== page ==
Most self-respecting starships in science fiction stories use antimatter as fuel for a good reason ? it?s the most potent fuel known. While tons of chemical fuel are needed to propel a human mission to Mars, just tens of milligrams of antimatter will do (a milligram is about one-thousandth the weight of a piece of the original M&M candy).
…When antimatter meets matter, both annihilate in a flash of energy. This complete conversion to energy is what makes antimatter so powerful. Even the nuclear reactions that power atomic bombs come in a distant second, with only about three percent of their mass converted to energy. …
However, in reality this power comes with a price. Some antimatter reactions produce blasts of high energy gamma rays. Gamma rays are like X-rays on steroids. They penetrate matter and break apart molecules in cells, so they are not healthy to be around. High-energy gamma rays can also make the engines radioactive by fragmenting atoms of the engine material.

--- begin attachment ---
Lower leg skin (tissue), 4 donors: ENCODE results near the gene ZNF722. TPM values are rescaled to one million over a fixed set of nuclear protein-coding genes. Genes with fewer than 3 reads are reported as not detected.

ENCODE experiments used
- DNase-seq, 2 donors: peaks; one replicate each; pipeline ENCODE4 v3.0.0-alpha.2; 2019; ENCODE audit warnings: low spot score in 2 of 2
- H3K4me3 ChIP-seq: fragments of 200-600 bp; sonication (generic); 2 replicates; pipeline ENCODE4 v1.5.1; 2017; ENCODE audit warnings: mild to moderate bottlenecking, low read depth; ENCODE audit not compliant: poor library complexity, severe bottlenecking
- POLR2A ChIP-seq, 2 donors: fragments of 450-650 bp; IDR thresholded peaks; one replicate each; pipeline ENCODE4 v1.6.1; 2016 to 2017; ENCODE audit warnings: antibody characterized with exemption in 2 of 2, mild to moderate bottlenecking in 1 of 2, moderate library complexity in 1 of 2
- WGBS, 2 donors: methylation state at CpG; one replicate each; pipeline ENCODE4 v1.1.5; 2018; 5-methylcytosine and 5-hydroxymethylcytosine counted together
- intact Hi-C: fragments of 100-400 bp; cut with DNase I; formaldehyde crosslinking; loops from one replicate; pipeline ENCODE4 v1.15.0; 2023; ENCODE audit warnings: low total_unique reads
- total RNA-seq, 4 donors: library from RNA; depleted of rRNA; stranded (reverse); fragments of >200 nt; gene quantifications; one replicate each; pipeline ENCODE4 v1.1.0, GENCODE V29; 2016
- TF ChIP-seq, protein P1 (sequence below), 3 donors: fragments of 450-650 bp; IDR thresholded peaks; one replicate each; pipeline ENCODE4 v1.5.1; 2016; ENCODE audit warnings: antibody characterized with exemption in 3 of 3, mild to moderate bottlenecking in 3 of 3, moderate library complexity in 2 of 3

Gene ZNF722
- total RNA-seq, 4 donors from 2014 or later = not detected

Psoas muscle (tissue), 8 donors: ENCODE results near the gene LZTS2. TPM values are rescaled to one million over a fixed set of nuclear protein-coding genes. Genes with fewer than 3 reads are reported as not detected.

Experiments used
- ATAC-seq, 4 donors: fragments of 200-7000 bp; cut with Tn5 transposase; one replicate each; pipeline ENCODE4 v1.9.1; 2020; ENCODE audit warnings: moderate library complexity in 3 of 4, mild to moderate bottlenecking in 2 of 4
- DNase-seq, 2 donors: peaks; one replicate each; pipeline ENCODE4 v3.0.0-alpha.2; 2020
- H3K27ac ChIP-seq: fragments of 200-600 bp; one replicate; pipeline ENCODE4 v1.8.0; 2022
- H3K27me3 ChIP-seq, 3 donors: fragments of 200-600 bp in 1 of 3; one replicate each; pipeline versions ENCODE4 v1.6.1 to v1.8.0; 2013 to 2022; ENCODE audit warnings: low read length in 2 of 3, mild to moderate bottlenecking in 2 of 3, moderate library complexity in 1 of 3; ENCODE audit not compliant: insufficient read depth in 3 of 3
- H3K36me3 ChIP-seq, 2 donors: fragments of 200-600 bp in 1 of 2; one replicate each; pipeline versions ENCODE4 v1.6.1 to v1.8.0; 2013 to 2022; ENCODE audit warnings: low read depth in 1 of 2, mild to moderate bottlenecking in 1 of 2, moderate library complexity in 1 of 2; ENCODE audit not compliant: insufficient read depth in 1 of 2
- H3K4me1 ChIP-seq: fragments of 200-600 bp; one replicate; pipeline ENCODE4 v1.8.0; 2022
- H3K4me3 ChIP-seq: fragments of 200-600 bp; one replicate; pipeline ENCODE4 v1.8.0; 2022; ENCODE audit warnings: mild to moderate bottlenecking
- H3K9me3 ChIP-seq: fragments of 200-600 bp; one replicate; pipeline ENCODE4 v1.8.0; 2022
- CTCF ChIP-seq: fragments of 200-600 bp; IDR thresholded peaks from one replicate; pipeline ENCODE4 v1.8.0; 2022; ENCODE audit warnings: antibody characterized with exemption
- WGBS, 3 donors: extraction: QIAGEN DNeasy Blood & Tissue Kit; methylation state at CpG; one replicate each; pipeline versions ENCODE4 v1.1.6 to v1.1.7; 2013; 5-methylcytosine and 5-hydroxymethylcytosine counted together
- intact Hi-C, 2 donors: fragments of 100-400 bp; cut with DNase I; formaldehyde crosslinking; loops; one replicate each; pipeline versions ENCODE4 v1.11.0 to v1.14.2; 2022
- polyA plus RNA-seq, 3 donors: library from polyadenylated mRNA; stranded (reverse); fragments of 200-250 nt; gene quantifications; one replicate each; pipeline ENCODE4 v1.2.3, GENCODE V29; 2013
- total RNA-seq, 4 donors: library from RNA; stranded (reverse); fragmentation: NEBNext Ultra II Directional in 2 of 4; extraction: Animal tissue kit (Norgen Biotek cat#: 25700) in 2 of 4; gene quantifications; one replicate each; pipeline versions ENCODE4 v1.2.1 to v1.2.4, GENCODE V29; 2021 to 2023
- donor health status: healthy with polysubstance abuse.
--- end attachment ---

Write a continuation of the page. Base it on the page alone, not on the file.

The NASA Institute for Advanced Concepts (NIAC) is funding a team of researchers working on a new design for an antimatter-powered spaceship that avoids this nasty side effect by producing gamma rays with much lower energy.
… “A rough estimate to produce the 10 milligrams of positrons needed for a human Mars mission is about 250 million dollars using technology that is currently under development.”